|UNITED STATES OF AMERICA,||
|JARED TAYLOR GARRISON,|
Before dawn on April 5, 2005, Officer Philip Paz noticed Mr. Garrison leaning into the driver's side of a pickup truck parked in the lot of a hotel. Mr. Garrison had a flashlight and an armful of tools. Paz had recovered over 20 stolen vehicles from the parking lot and had made at least 50 drug-related arrests there. He suspected that a car burglary was in progress and approached Mr. Garrison. At the outset of the encounter, Mr. Garrison's hands, voice, and body were shaking. When Paz asked him why he was so nervous, Mr. Garrison replied that he had just been released from prison. After a second officer arrived, Paz escorted Mr. Garrison to his patrol car. Before conducting a frisk, Paz asked him whether he "had anything on his person that [Paz] should know about." Aplee. Supp. App. at 21. Mr. Garrison replied "I have a gun in my waistband." Id. Paz retrieved a .380 caliber handgun from the waistband. When he checked the vehicle registration, he determined that the truck belonged to Mr. Garrison. But Paz took Mr. Garrison to the police station where he verified that Mr. Garrison was a convicted felon and arrested him for possessing a firearm.
When reviewing a district court's denial of a motion to suppress evidence, "we view the evidence in the light most favorable to the government, accept the district court's findings of fact unless clearly erroneous, and review de novo the ultimate determination of reasonableness under the Fourth Amendment." United States v. Katoa, 379 F.3d 1203, 1205 (10th Cir. 2004).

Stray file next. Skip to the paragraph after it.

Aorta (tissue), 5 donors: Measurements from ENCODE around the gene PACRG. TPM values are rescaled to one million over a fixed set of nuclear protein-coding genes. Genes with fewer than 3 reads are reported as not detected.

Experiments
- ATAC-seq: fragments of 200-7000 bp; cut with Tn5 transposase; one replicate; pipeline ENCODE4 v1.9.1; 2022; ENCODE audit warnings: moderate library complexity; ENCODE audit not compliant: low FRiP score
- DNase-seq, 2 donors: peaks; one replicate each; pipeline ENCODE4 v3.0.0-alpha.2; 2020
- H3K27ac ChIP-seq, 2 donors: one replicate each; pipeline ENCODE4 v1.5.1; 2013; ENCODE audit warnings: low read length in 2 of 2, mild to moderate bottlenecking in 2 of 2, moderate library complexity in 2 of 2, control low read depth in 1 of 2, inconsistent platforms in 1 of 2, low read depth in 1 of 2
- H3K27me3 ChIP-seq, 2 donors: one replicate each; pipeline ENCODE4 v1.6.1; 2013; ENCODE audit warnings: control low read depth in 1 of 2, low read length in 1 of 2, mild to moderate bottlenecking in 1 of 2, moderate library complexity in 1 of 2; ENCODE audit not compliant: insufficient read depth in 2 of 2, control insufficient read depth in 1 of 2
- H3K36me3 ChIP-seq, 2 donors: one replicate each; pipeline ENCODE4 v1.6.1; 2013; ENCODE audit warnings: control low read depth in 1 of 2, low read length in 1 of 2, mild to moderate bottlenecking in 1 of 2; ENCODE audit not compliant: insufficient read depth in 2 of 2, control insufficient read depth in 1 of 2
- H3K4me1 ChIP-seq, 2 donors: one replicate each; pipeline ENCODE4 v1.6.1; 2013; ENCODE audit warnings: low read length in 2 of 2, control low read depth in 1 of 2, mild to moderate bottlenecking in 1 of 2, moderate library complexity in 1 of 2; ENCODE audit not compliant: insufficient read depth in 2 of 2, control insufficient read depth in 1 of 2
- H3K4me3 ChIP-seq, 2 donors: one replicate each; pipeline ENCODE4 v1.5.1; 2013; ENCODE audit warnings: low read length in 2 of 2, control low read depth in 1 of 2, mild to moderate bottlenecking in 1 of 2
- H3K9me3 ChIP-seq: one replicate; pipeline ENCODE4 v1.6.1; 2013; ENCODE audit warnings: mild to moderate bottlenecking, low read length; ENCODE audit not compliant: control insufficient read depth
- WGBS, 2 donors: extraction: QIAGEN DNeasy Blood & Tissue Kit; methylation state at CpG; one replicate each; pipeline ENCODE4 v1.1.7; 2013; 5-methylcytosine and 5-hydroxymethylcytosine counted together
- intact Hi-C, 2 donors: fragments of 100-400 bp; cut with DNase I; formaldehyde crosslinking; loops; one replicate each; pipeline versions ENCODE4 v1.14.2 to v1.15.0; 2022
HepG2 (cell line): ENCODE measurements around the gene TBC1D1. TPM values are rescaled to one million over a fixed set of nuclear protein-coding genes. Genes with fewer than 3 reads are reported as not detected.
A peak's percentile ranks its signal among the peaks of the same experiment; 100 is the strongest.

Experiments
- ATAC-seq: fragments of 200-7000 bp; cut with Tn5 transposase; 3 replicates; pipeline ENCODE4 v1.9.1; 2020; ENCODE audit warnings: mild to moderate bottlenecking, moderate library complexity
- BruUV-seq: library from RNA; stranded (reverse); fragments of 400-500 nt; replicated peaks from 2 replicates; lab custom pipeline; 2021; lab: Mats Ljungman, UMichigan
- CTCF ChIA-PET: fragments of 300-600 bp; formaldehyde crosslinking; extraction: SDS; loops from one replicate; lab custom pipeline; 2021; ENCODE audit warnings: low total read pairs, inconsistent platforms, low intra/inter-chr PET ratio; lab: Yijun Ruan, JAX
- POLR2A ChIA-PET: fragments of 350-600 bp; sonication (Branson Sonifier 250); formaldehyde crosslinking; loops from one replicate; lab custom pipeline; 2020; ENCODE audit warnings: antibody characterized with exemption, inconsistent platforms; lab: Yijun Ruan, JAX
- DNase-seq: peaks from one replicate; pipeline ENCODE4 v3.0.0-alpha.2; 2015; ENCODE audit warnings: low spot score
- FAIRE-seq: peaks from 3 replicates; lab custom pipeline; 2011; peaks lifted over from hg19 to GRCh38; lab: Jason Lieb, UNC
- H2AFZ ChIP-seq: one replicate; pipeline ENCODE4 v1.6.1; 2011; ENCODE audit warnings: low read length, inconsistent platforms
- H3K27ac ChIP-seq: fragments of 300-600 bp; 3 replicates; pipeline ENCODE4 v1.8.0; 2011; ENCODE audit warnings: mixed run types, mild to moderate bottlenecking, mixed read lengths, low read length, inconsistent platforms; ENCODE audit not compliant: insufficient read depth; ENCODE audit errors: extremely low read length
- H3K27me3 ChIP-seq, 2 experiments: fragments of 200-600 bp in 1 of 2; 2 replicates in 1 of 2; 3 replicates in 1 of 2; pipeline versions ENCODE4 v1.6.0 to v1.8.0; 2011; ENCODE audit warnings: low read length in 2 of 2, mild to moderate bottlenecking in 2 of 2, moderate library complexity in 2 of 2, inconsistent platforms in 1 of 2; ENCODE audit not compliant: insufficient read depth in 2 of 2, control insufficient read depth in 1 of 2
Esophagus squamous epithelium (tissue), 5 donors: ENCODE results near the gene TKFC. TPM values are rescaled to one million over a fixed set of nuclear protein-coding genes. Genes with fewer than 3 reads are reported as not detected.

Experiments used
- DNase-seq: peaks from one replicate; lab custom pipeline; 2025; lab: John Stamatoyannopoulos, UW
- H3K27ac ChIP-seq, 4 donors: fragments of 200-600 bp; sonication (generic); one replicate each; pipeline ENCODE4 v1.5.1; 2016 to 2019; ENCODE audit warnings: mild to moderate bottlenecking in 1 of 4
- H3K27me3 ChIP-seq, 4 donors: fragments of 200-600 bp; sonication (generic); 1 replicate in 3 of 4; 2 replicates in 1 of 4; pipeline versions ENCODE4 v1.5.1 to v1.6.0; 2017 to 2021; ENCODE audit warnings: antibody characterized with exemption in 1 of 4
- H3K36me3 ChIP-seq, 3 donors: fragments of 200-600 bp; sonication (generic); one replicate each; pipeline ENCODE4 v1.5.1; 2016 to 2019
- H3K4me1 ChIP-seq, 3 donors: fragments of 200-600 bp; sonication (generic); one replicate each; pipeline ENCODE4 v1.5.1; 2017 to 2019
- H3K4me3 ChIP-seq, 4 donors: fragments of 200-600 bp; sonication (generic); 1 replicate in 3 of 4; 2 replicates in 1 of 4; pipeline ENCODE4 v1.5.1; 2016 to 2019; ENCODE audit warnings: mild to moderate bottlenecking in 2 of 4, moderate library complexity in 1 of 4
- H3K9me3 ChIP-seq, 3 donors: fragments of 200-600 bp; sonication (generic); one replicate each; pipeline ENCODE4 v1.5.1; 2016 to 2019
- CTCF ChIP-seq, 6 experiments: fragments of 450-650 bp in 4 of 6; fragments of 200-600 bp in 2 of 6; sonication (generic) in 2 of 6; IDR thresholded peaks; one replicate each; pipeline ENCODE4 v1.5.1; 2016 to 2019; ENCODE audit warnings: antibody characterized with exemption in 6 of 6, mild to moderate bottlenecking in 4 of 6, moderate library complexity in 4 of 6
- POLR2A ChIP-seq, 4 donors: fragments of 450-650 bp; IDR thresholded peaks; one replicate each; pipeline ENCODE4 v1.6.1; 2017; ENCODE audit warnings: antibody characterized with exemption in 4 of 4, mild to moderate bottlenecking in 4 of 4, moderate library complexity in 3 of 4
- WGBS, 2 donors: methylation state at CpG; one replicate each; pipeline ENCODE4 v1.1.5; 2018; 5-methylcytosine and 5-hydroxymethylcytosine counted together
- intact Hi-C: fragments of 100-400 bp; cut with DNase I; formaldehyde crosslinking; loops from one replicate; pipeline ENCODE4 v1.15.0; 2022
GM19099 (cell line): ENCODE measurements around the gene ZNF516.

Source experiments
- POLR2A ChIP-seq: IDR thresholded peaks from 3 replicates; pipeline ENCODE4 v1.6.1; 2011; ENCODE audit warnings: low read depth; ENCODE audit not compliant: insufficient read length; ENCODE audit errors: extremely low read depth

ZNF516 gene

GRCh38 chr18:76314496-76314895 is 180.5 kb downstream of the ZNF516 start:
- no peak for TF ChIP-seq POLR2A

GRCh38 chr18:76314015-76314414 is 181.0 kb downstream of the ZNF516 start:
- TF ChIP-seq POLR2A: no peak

Mr. Garrison does not challenge his detention but only the pat-down search. An officer may conduct a protective search of a suspect when he reasonably believes that the suspect might be armed and dangerous. See United States v. Maddox, 388 F.3d 1356, 1361 (10th Cir. 2004). Such a belief was perfectly reasonable in this case.
The judgment below is AFFIRMED.
ENTERED FOR THE COURT
Harris L Hartz
*.After examining the briefs and appellate record, this panel has determined unanimously to honor the parties' request for a decision on the briefs without oral argument. See Fed. R. App. P. 34(f); 10th Cir. R. 34.1(G). The case is therefore ordered submitted without oral argument. This order and judgment is not binding precedent except under the doctrines of law of the case, res judicata, and collateral estoppel. It may be cited, however, for its persuasive value consistent with Fed. R. App. P. 32.1 and 10th Cir. R. 32.1.